Survivors and family members of victims of a gruesome jihadist attack in northern Mozambique in 2021 have initiated legal proceedings against France’s TotalEnergies, accusing the energy giant of neglecting to safeguard contractors at a multi-billion-dollar gas field. The attack, carried out by Islamic State-linked militants, claimed the lives of numerous individuals when they assaulted the Mozambican port town of Palma in March 2021, prompting thousands to seek refuge in the surrounding forest.
The attack, which unfolded in Mozambique’s Cabo Delgado province, spanned several days, during which the militants relentlessly pursued people in both the town and the forest, with some victims suffering beheadings. The plaintiffs in this case allege that TotalEnergies, which managed a $20 billion liquefied natural gas project near Palma, failed to ensure the safety of its local suppliers.
While the Mozambican government initially reported approximately 30 casualties in the attack, independent journalist Alex Perry, who conducted a comprehensive five-month investigation into the incident, documented a staggering toll of 1,402 people dead or missing, including 55 Total contractors.
The seven plaintiffs, hailing from the United Kingdom and South Africa, include three survivors and four relatives of victims. They accuse TotalEnergies, which was still known as Total in 2021, of inadequately assessing the threat to individuals working on the massive gas project. Henri Thulliez, their legal representative, argues that the danger was well-documented, citing previous attacks on several villages and the looming jihadist threat.
Notably, Total’s competitor, ExxonMobil, had withdrawn from the project in 2019 due to concerns over the escalating insurgency that had already displaced hundreds of thousands of people in Cabo Delgado before the Palma attack.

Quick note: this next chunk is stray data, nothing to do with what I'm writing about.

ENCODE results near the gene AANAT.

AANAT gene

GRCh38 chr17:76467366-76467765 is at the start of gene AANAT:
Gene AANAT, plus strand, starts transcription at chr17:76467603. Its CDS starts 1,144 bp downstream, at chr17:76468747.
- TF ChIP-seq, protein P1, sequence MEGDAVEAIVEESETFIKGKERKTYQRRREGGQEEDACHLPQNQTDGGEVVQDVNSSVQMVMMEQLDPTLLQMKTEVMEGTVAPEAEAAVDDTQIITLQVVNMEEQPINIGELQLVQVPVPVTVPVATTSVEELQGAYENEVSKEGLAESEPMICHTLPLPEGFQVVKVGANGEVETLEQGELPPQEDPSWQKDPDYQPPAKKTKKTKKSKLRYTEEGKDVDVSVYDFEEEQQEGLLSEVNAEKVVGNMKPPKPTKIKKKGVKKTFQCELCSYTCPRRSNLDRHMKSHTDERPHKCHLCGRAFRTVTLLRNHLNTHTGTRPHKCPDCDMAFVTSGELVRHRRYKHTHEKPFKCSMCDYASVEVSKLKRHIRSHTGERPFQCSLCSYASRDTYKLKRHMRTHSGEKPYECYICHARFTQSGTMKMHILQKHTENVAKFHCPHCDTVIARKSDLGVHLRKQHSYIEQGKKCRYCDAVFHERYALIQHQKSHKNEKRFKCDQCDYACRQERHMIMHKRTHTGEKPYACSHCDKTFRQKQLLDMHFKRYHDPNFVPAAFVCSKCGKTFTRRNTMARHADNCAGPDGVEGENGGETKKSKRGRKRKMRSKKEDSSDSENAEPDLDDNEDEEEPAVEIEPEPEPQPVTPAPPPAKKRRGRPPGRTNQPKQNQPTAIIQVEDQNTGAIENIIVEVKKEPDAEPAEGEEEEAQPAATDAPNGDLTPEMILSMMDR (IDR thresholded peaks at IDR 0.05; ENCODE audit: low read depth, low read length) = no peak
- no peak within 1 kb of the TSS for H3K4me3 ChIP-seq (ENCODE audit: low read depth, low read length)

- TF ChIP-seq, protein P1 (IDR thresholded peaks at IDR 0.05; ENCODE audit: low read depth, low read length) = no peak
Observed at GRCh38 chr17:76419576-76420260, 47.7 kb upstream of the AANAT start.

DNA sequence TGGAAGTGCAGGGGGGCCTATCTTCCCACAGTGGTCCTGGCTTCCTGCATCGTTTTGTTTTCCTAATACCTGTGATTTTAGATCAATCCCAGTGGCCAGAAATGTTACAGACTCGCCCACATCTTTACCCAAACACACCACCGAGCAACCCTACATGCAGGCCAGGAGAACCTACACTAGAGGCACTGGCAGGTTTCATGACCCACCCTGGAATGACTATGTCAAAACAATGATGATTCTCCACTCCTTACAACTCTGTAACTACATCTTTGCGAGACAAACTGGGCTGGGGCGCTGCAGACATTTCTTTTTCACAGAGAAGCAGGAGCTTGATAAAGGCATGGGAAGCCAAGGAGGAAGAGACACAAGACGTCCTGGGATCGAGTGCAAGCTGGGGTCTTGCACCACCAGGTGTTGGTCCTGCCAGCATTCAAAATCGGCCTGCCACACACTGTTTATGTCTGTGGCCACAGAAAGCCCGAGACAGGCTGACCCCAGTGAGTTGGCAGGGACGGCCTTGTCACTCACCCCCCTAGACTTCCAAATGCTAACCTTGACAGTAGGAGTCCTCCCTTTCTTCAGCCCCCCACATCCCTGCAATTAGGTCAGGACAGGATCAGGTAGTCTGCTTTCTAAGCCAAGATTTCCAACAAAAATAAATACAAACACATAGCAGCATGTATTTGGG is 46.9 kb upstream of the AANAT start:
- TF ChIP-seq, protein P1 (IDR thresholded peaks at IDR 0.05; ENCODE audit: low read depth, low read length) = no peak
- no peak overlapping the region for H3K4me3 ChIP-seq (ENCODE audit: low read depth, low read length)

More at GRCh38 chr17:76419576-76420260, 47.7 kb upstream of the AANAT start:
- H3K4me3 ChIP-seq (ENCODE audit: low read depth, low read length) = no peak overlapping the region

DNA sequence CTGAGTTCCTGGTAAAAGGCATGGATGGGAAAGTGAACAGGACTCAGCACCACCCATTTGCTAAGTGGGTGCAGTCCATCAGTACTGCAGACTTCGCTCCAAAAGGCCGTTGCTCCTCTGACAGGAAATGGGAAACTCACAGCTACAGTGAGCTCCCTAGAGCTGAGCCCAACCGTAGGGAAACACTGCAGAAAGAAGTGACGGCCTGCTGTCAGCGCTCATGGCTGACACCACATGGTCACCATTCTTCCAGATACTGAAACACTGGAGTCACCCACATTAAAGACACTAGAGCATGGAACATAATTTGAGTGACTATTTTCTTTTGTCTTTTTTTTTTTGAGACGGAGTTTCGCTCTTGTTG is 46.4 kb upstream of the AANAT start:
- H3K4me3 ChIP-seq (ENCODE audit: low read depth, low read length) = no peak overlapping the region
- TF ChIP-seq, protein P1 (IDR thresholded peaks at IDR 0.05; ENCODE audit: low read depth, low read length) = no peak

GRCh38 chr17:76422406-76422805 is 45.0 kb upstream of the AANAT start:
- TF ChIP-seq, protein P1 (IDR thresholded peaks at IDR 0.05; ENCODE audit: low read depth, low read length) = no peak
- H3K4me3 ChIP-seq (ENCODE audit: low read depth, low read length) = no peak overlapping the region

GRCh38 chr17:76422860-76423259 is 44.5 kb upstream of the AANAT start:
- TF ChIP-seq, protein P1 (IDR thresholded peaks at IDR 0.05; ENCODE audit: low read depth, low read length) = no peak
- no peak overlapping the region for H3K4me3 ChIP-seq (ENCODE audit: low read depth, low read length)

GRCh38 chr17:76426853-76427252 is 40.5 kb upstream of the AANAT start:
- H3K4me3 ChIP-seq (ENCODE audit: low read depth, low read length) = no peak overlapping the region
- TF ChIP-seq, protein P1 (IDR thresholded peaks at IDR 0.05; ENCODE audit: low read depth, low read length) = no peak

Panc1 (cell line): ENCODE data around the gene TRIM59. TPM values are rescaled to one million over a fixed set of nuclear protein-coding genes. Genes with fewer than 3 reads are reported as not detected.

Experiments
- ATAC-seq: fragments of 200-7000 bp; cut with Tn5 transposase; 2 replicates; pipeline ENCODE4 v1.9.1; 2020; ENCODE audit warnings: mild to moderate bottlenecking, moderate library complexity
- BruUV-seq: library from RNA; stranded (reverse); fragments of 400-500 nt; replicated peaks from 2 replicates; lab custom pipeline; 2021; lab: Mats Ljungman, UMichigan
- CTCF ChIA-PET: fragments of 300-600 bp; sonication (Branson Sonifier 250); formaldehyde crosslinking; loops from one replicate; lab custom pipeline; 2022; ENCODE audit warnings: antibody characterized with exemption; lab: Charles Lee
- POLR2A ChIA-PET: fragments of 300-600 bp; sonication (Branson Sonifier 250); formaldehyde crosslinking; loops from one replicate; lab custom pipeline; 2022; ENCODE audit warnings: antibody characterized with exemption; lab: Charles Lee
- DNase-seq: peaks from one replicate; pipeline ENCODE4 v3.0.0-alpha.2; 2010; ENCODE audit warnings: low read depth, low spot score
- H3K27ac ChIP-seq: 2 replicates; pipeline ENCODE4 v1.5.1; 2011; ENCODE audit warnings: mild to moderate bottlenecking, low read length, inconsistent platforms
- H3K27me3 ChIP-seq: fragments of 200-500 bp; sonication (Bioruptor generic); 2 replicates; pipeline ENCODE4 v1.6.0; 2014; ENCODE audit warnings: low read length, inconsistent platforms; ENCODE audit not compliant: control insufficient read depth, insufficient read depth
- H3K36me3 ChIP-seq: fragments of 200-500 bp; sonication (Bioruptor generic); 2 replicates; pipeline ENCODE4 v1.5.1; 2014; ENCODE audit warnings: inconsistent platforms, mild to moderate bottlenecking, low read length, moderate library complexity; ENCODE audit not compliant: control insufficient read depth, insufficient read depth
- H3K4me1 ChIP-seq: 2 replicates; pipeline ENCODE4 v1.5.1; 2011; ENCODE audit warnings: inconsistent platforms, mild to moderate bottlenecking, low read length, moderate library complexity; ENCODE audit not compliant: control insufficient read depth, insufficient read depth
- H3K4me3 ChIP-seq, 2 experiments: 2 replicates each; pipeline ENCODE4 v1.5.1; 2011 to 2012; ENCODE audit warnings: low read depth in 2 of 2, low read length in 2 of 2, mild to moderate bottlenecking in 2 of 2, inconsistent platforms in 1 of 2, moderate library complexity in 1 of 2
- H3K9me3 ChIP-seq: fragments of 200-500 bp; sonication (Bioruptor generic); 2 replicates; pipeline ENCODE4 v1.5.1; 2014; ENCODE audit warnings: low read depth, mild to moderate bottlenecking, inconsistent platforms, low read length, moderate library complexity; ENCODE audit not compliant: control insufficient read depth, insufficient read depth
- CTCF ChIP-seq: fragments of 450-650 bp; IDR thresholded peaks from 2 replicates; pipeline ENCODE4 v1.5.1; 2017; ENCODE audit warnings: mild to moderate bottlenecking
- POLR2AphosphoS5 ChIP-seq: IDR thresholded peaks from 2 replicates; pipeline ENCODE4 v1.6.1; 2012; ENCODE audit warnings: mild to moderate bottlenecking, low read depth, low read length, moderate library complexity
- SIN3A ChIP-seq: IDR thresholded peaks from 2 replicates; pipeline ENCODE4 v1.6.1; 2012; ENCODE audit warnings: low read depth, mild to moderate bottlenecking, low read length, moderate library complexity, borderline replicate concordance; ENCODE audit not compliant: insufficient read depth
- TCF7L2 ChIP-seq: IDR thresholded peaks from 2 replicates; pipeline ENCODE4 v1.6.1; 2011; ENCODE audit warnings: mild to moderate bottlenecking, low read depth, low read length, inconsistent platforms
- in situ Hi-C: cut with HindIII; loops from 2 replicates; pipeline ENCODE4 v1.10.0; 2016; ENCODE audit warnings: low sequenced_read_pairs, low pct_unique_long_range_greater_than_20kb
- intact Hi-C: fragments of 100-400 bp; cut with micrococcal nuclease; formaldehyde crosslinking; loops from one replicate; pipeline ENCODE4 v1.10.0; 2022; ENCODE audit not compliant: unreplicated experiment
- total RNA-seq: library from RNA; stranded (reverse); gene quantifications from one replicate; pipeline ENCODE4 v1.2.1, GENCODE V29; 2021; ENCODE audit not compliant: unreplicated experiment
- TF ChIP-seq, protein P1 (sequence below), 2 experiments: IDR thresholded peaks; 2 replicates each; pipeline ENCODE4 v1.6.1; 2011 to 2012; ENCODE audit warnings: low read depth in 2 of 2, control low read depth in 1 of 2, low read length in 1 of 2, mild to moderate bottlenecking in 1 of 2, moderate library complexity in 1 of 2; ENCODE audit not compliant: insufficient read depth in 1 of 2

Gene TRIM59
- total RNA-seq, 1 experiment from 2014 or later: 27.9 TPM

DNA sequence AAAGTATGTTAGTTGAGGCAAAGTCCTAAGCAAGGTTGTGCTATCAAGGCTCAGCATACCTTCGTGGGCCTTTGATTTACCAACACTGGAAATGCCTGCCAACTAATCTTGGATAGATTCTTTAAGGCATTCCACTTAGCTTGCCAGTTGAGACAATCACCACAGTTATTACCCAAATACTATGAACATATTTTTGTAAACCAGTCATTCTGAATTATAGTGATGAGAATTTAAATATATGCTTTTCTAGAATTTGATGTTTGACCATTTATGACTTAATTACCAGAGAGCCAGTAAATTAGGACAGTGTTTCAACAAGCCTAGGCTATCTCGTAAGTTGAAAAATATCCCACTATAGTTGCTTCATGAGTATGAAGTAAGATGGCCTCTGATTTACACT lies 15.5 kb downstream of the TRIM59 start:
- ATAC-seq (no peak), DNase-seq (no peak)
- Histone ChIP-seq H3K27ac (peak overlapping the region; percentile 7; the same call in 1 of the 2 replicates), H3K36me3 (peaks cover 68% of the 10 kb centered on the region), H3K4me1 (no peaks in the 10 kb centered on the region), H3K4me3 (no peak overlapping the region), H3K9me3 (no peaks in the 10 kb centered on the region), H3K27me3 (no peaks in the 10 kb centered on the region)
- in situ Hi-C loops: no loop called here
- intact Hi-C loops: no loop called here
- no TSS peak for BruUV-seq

TotalEnergies faces further accusations of failing to provide assistance to people in distress, allegedly refusing to supply fuel to a private South African security company responsible for evacuating individuals from a lodge via helicopter.
In response to queries from Le Monde newspaper, TotalEnergies asserted that its Mozambican subsidiary had extended “significant” assistance to civilians affected by the attack. The company claimed that when the jihadists launched their assault, they devised plans to evacuate all staff at the Afungi site, where the gas field is located, and employed a ferry to transport people to safety.
In July 2021, Rwanda and southern African nations deployed troops, aiding Mozambique in regaining control of much of Cabo Delgado.
Despite sporadic and low-level jihadist attacks persisting in parts of Cabo Delgado, TotalEnergies CEO Patrick Pouyanne has expressed his intent to relaunch the Palma project in the near future.
This legal action against TotalEnergies follows another recent criminal complaint against the French energy giant. Environmental groups filed a lawsuit against the company last week, alleging “climaticide” over its controversial oil project in Tanzania and Uganda.